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Several of the other women in my group have shooting experience. There's Anthe, an easy-going Greek-American preschool teacher from Austin, Texas, who grew up around hunting. She talks of de-feathering pheasants with her uncle and, more recently, accompanying her husband to hunt doves. She saved up her Christmas bonus and received a gift certificate from her brother in order to afford this retreat. There's Cara, who lives and works southwest of Toronto. She trains hunting dogs and goes for upland birds every year. And there's Noel, a spunky NRA Republican who is from a small town, enjoys good whiskey and advocates for strong women and local food. She's 45 now, but she learned to hunt from her dad when she was 30 after finally asking if he'd teach her. She's been hooked ever since.
"For me, the killing part is the tiniest part," Noel says. "It's going to hunting camp and cooking out and hanging out and sitting around the campfire and telling stories. It's that whole camaraderie. Even if you don't want to shoot something you can enjoy the outdoors aspect of hunting."
This is the second Girl Hunter Weekend for Noel and Cara.
"I came last year and met a bunch of amazing ladies and Cara was one of them," Noel says. "And so when I heard they were coming back I was like, 'I'm going to come back.' Not so much because I need to come back and see Georgia, to be honest. I love Georgia, but I really love Montana. ... There's something that draws me out here."
I miss every shot, but some of the women break the clays easily. Holly, a San Diego lawyer, has perhaps the least experience of everyone. Earlier in the day, while riding horses, she turned a shade of pale when her ride seemed spooked. But behind the shotgun she has suddenly found a Zen-like confidence that makes her look right at home.
Georgia is still with the other group, and has been for the duration of the day. But there's plenty to learn from the other women, and we start to trade hunting tricks that we've picked up.
"Do you know how to find your dominant eye?" Cara asks the other women. She shows them how to cover one eye and focus on a tall piece of grass and then uncover the eye. If you're still looking at the same spot, then your uncovered eye is the dominant one and the side you want to shoot from. "With shotguns you want to keep both eyes open," she says. "But it's good to know your dominant eye."
Cara then tells a story of watching a woman who was wearing glasses pull out a tube of lipstick and color the lens of her non-dominant eye so that she could shoot better.
"She used lipstick?" I ask.
"Yeah," she says matter-of-factly. "That's what women do. They're resourceful."
Georgia has been noticeably absent from my group and difficult to pin down for an interview, and I learn it's at least partly because she's distracted. Turns out, I'm not the only journalist at this Girl Hunter Weekend. The New York Times has sent a food writer, Jeff Gordinier, to profile Georgia for an upcoming feature. Gordinier populates the Times' "Diner's Journal" blog with stories such as "Ladies Who Power Lunch." The blog appears to be about—and for—upper-class New Yorkers.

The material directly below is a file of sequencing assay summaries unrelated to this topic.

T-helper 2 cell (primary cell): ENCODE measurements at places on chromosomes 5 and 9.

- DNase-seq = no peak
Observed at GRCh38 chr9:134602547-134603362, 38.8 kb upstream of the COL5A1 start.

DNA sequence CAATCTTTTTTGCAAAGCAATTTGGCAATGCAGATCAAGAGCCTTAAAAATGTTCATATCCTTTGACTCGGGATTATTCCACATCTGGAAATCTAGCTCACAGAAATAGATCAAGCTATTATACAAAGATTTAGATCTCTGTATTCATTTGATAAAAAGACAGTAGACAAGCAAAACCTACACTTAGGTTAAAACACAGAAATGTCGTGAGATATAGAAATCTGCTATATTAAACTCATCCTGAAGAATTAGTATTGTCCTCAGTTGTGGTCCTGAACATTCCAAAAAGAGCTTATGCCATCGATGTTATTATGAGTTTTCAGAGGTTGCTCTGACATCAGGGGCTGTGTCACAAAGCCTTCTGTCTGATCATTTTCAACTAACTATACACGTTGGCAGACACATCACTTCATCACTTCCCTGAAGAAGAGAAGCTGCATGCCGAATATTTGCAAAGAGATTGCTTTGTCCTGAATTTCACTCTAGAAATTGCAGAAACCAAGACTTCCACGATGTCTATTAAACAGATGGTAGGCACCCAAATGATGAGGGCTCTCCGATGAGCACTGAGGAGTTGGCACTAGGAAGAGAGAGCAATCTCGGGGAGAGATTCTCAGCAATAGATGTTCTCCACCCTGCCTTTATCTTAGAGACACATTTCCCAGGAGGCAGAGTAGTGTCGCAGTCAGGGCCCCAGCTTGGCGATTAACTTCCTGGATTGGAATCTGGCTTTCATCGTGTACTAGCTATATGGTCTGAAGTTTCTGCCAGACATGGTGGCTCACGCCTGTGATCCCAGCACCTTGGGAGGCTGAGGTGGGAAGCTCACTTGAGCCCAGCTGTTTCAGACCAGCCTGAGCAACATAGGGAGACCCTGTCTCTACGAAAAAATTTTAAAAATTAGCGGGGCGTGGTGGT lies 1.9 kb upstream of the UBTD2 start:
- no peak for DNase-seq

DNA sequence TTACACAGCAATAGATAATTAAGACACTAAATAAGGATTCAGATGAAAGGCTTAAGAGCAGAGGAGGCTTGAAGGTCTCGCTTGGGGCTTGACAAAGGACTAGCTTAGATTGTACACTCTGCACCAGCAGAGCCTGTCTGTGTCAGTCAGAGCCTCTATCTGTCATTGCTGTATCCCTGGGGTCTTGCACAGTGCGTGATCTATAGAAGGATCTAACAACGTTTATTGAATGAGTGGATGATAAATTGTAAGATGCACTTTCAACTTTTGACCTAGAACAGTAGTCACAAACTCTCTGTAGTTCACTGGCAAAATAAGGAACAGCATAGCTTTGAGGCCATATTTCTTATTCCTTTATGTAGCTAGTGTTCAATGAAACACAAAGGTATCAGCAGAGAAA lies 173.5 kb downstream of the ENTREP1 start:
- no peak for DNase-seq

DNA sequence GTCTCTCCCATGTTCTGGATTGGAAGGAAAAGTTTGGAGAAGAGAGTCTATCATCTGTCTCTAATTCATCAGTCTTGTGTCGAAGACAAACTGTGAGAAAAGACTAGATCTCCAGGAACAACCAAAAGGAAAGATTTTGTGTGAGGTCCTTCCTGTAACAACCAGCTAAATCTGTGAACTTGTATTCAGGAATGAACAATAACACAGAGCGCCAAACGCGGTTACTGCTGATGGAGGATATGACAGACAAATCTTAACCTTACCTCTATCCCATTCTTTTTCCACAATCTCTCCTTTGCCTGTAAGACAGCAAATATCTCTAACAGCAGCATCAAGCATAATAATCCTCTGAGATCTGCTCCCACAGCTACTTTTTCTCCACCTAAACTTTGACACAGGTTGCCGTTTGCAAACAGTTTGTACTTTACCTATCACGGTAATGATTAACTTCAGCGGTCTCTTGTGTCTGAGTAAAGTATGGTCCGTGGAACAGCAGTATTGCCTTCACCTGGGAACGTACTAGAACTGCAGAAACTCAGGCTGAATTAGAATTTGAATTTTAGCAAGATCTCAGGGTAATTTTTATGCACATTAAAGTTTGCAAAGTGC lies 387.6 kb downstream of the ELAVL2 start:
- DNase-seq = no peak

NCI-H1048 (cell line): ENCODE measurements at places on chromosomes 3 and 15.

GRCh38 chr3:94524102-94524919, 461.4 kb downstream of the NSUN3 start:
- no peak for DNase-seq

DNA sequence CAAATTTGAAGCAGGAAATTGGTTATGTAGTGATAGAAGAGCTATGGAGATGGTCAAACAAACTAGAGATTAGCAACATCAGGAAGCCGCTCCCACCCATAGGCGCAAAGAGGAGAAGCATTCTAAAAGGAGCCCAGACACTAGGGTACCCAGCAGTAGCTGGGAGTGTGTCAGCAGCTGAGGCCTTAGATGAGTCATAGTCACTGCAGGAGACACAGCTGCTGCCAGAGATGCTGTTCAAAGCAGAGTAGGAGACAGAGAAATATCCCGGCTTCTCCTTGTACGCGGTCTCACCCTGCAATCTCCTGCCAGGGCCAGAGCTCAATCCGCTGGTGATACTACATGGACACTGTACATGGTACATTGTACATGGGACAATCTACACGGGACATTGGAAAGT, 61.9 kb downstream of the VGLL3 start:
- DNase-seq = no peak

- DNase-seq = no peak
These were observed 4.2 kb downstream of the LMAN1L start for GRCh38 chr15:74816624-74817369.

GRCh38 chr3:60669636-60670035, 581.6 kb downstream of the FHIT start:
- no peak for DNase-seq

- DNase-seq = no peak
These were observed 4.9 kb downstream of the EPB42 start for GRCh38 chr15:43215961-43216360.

I find it a little strange that a man has been sent to cover an all-ladies weekend, but think little of it. Gordinier, for his part, finds it unconscionable that a local reporter, woman or otherwise, dares infringe on his story.
"Well, this isn't good," he says when meeting me.
"What's not good?" I ask.
"I'm not trying to be gruff," he says condescendingly, "but I thought we had an exclusive."
"I thought we did," I say, half joking, trying to get him to lighten up. "You know, we're an alt-weekly in Montana. You're The New York Times. I don't think we're in competition here."
"We'll figure something out," he says before walking away.
"We'll figure something out" turns out to mean threatening Georgia's publicist with pulling his article if he doesn't at least get an exclusive on two of the weekend's events: pheasant hunting and falconry. The publicist apologizes profusely to me and says her hands are tied. I tell her this doesn't come off well.
"So you're telling me that you're going to let a man from New York come into a hunting weekend for women and push out a local woman reporter and a local woman photographer, both of whom are actual girl hunters?" I ask.
It's no use. There's no way to change the situation. Georgia's allegiances don't lie with the locals, and there's little time for the underdog when you're successfully climbing the celebrity ladder. Her future clientele is on the East Coast or in the suburbs, not western Montana. There's no convincing Georgia or her publicist otherwise.
But women are resourceful and I use the situation to my advantage as best as possible. I want an exclusive, too. So on the second day, while my group goes pheasant hunting with The New York Times guy, I get to go fly fishing with Georgia.
First thing in the morning, Georgia leads me and the other group into a van to head up to the Hawn family home where we'll take ATVs to the river. The mood is upbeat and there's a familiarity among them. They're also rowdier.
"These pants are so tight you couldn't fart in them," says a woman from Brooklyn.
The ATVs are a good place to lounge in the sun as we wait for the fishing poles to arrive. Two women and Georgia pass the time taking selfies from their camera phones.They hang their arms over the ATV handlebars, pull their button-down shirts over their shoulders and look over the top of their sunglasses, posing and cocking their heads like Miley Cyrus on a wrecking ball.